Sunday, 27 May 2012

Sunday May 27, 2012 Food, Glorious (and Meatless) Food

One of the joys of living alone is that you can eat what you want, when you want it. So if you’re in the mood for breakfast for supper, or a junk food extravaganza, there’s no one to tell you, “no”.  While it can be hazardous to your waistline, as I have discovered, the freedom let’s you try new things and drop those that no longer appeal.  Something I no longer find as appealing as I did when I was younger is meat. As a teen, I was a two burger girl and now I find finishing one can be a challenge at times.  When shopping, chicken finds its way into the cart far more often than red meat and after visiting a petting zoo last year, “pork” is no longer on the menu, at all.

Unfortunately, every girl learns her way around the kitchen by watching her mother, and mine was a meat and potatoes cook.  So when looking for alternatives, I needed to develop a new set of cooking skills and expose my taste buds to a wash of new flavours.  Thank goodness for the fabulous cookbooks on the shelves at the library. Whether you want to learn to cook Thai, have trouble with gluten, are looking for a fabulous dessert or anything else, we have a large selection of books full of culinary delights. Currently, I can’t imagine giving up eggs, cheese and dairy, but I’ve stumbled upon a number of new titles that are new, tasty and vegan. 

The Complete Idiot’s Guide to Vegan Baking by Donna Diegel

Diegel is a pastry chef and blogger, who covers all types of vegan baking in her new book. The book is for all levels, (she even tells you how to boil water) and all types of vegan ingredients, from the familiar to the exotic.  Whether it’s the basics like muffins and cakes, sweet and flat breads or more a special occasion dessert, it’s all included. 

Vegan Cooking for Carnivores: Over 125 Recipes So Tasty You Won’t Miss the Meat by Roberto Martin

Convincing a confirmed meat-eater to go even a meal without meat can be a challenge, so Martin has developed recipes that cater to all tastes. A celebrity chef to the stars, Martin’s book includes dishes such as “Chick’n” Pot Pie, Chocolate Cheesecake and Banana Oatmeal Pancakes, so from morning to night you can eat healthy.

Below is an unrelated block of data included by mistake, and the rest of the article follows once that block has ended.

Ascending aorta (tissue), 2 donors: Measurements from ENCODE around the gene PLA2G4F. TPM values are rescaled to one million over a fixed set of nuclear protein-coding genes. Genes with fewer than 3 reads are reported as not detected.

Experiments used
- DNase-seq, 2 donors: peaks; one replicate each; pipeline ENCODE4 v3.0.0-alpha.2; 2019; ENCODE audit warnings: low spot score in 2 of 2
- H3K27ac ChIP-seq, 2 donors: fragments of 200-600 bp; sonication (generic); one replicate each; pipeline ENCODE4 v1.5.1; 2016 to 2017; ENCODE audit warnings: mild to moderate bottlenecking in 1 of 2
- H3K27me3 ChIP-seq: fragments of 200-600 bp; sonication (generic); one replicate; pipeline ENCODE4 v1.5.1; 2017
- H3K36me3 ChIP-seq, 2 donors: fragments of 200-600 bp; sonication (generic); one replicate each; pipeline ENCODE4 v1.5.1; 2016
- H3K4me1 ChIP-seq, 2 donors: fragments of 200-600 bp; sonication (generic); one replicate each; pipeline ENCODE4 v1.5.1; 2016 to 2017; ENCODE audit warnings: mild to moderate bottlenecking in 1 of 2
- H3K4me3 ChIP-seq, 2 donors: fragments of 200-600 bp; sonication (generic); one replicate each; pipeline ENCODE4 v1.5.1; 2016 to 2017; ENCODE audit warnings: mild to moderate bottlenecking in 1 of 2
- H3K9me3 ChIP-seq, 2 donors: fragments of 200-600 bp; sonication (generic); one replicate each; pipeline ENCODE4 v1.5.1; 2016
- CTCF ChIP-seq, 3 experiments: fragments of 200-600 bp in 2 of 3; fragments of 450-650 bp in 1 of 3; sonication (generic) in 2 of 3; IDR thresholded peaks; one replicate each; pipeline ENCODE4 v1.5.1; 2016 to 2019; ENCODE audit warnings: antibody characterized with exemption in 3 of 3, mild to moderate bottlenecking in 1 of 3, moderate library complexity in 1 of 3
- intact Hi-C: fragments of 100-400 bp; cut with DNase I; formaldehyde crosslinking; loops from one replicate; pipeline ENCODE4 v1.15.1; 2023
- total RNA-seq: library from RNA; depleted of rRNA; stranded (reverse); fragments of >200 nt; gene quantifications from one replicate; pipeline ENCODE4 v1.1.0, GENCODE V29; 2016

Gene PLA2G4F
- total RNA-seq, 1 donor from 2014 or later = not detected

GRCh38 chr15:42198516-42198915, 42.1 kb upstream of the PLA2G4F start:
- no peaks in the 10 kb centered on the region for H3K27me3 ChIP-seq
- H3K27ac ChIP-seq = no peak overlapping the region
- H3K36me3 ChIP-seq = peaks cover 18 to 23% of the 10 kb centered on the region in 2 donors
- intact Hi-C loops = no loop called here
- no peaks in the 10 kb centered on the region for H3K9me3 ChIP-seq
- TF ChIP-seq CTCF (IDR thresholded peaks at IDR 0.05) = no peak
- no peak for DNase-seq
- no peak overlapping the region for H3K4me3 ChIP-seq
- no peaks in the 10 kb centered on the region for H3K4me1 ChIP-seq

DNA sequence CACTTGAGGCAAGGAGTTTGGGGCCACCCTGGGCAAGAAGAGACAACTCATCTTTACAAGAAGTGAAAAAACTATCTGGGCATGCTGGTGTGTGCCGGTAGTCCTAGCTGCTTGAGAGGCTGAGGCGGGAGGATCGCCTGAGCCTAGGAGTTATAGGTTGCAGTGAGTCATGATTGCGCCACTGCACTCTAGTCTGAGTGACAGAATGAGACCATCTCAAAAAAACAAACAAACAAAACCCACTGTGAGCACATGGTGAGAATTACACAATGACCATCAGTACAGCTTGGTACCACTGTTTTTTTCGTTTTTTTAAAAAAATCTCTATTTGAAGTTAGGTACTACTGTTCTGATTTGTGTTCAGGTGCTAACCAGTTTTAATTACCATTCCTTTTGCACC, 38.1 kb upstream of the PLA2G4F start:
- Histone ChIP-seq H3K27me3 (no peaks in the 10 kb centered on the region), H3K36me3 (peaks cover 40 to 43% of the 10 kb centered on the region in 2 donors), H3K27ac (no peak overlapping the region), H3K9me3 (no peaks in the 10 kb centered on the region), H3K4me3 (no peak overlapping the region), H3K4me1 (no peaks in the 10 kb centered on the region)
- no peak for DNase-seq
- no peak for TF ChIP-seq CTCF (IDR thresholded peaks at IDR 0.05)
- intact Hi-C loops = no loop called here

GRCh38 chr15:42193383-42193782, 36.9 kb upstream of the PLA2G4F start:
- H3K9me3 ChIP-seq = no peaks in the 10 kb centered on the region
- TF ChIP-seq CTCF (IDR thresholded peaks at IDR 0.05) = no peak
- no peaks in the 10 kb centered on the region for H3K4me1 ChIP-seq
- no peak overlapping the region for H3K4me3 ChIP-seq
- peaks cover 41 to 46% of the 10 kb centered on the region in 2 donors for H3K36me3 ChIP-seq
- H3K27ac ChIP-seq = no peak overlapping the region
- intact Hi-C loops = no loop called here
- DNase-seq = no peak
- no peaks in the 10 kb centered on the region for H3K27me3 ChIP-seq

Vegan Junk Food: Sweet, Salty, and Scrumptious Treats for the Ultimate Pig Out! (Pig Not Included) by Gold Lane

Vegan doesn’t have to mean boring or even healthy, so when your Junk-Food Junkie arrives, enjoy these amazing treats.  Many popular junk foods like Cracker Jacks and Fruit Loops are vegan, so Lane uses common kitchen ingredients and popular snack foods to satisfy cravings.

Vegan Pie in the Sky: 75 Out-of-this-World Recipes for Pies, Tarts, Cobblers and More by Isa Chandra Moskowitz and Terry Hope Romero
 The taste delights in this tome, range from Peanut Butter Brownie Cheesecake to Chocolate Hazelnut Truffle Tart to Coconut Cream Pie. Most of the recipes are fast and easy to follow as well as delicious.  If you have a sweet tooth, this is the book for you.

Fresh and Fast Vegan: Quick, Delicious, and Creative Recipes to Nourish Aspiring and Devoted Vegans by Amanda Grant

For those who prefer digital books, the library offers Fresh and Fast Vegan as an e-book so if you’re away from home you can take this cookbook with you. Recipe highlights include Lemon Tahini Dip, Apricot and Raspberry Cobbler and Bright Red Pepper Pesto Linguini. For fresh cooking that’s kind to the planet and fabulous on the palette this may be the book for you.

Lori Kauzlarick

Sunday, 20 May 2012

Sunday May 20th, 2012 The eBook Market

eBooks are HOT at your Library!  Last year 14,036 ebooks were borrowed from the Thunder Bay Public Library.  Over half that number (7,496) were borrowed in only the first three months of this year.  Although they have been around for quite some time it is only in the past few years that eBook readers have become readily available, affordable and part of the daily lives of many people.  In addition to single-purpose eBook readers, the explosion on the market of tablets, smart phones, net books and other portable devices we use to access the internet has made eBooks even more widely available.

Your Library’s eBook collection may be found by visiting our Web site ( and clicking on “OverDrive” in the Quick Links. Then follow the instructions to click on the OverDrive image to connect with the OverDrive site. There is also an OverDrive App available for iPads, Android tablets, BlackBerry PlayBooks and newer eBook readers like the KoboVox. Instructions sheets for these and more devices may be found on our Web site.